Latest Breaking News & Hot Updates Around USA OR All Over World

The vast majority of the Great Pacific Garbage Patch’s plastic comes from overfishing in just FIVE countries

0 136

The vast majority of the infamous giant plastic ‘garbage’ of plastic floating in the Pacific comes from Japan and China – but the US, South Korea and Taiwan are also responsible

  • Two-thirds of the vast plastic waste in the Pacific comes from Japan and China
  • Overfishing in those countries, along with South Korea, the United States and Taiwan, is responsible for 87 percent of the waste
  • The abandoned, lost, or otherwise discarded fishing gear (ALDFG) category includes oyster spacers, eel traps, and lobster and fish tags
  • Transparency of the fishing industry and cooperation between countries to regulate ALDFG would reduce ocean plastic emissions, researchers say

Most of the huge floating ‘garbage’ piece of plastic in the Pacific comes from overfishing in two countries — Japan and China — new research reveals.

Scientists analyzed 573 kilograms of dry hard plastic waste they collected in 2019 with help from The Ocean Cleanup organization and found that more than a quarter of the fragments came from “abandoned, lost or otherwise discarded fishing gear” (known as ALDFG).

This category includes things like oyster spacers, eel traps, lobster and fish tags, along with plastic floats and buoys.

“Here we show that most of the floating plastics in the subtropical current in the North Pacific can be traced back to five industrialized fishing countries,” data scientist Laurent Lebreton and colleagues wrote.

Most of the huge floating ‘garbage’ piece of plastic in the Pacific comes from overfishing in two countries – Japan and China – new research reveals

Scientists analyzed 573 kilograms of dry hard plastic waste they collected in 2019 with help from The Ocean Cleanup organization

Scientists analyzed 573 kilograms of dry hard plastic waste they collected in 2019 with help from The Ocean Cleanup organization

Of the 232 plastic objects examined by researchers with clues to their origin, about two-thirds were made in Japan or China.

Another ten percent was made in South Korea, 6.5 percent came from the United States, 5.6 percent from Taiwan, and 4.7 percent came from Canada.

Every country has a high demand for fish and a thriving industry.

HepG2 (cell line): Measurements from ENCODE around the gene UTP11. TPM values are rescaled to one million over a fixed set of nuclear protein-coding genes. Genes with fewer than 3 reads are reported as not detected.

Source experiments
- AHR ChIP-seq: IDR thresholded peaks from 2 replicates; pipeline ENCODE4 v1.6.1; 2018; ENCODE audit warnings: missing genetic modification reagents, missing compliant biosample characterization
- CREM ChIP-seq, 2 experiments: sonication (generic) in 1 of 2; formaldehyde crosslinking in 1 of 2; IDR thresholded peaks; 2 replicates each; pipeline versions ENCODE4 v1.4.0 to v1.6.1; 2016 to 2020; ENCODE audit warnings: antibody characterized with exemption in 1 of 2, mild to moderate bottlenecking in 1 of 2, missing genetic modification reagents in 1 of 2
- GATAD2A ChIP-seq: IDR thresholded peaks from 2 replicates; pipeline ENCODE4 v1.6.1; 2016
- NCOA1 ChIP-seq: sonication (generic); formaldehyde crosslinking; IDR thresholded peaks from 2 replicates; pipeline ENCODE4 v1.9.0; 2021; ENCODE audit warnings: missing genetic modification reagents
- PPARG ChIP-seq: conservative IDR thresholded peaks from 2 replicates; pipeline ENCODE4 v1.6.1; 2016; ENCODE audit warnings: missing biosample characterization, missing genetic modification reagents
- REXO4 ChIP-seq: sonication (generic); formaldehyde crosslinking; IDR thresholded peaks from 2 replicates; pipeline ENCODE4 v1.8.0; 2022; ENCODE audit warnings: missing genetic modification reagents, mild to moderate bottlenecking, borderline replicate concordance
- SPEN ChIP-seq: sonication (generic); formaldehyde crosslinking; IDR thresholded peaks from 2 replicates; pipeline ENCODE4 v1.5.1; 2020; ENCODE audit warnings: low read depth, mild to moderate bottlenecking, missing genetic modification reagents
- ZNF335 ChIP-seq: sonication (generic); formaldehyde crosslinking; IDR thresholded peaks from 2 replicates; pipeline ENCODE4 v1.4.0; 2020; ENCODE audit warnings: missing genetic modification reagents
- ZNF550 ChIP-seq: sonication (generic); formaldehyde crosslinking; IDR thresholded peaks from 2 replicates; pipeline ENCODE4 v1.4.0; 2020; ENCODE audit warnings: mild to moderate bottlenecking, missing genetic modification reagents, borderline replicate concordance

The researchers then used computer models to simulate how the debris ended up in the patch — eventually finding that a plastic fragment was ten times more likely to have come from fishing activities than on land.

‘Oceanic resources such as inputs from fisheries have been widely attributed to about half a million tons’ [of plastic waste] per year, but this estimate, which has been cited repeatedly over the years, was misinterpreted from an initial study in the 1970s,” the authors write in their paper published today in the journal Scientific Reports.

Of the 232 plastic objects examined by researchers with clues to their origin, about two-thirds were made in Japan or China.  Another ten percent was made in South Korea, 6.5 percent came from the United States, 5.6 percent from Taiwan, and 4.7 percent came from Canada

Of the 232 plastic objects examined by researchers with clues to their origin, about two-thirds were made in Japan or China. Another ten percent was made in South Korea, 6.5 percent came from the United States, 5.6 percent from Taiwan, and 4.7 percent came from Canada

Greater transparency of the fishing industry and enhanced cooperation between countries to regulate and control the production of ALDFG would reduce the emissions of the "other faucet" of ocean plastic'

“Greater transparency of the fishing industry and enhanced cooperation between countries to regulate and control the production of ALDFG would help reduce emissions from the ‘other tap’ of ocean plastic”

“No more recent, more reliable estimate has been made since then.”

About half of what they analyzed is from the twentieth century, but one buoy apparently dates from 1966.

“These five countries were not recognized as major contributors to land-based plastic emissions into the ocean, but instead were identified as major fishing nations in the North Pacific,” the authors write.

“Greater transparency of the fishing industry and enhanced cooperation between countries to regulate and control the production of ALDFG would help reduce emissions from the ‘other tap’ of ocean plastic.”

The entire marine landfill, otherwise known as the Pacific waste vortex, contains an estimated 1.8 trillion pieces of plastic.

The entire marine landfill, otherwise known as the Pacific garbage dump, contains an estimated 1.8 trillion pieces of plastic

Advertisement

Leave A Reply

Your email address will not be published.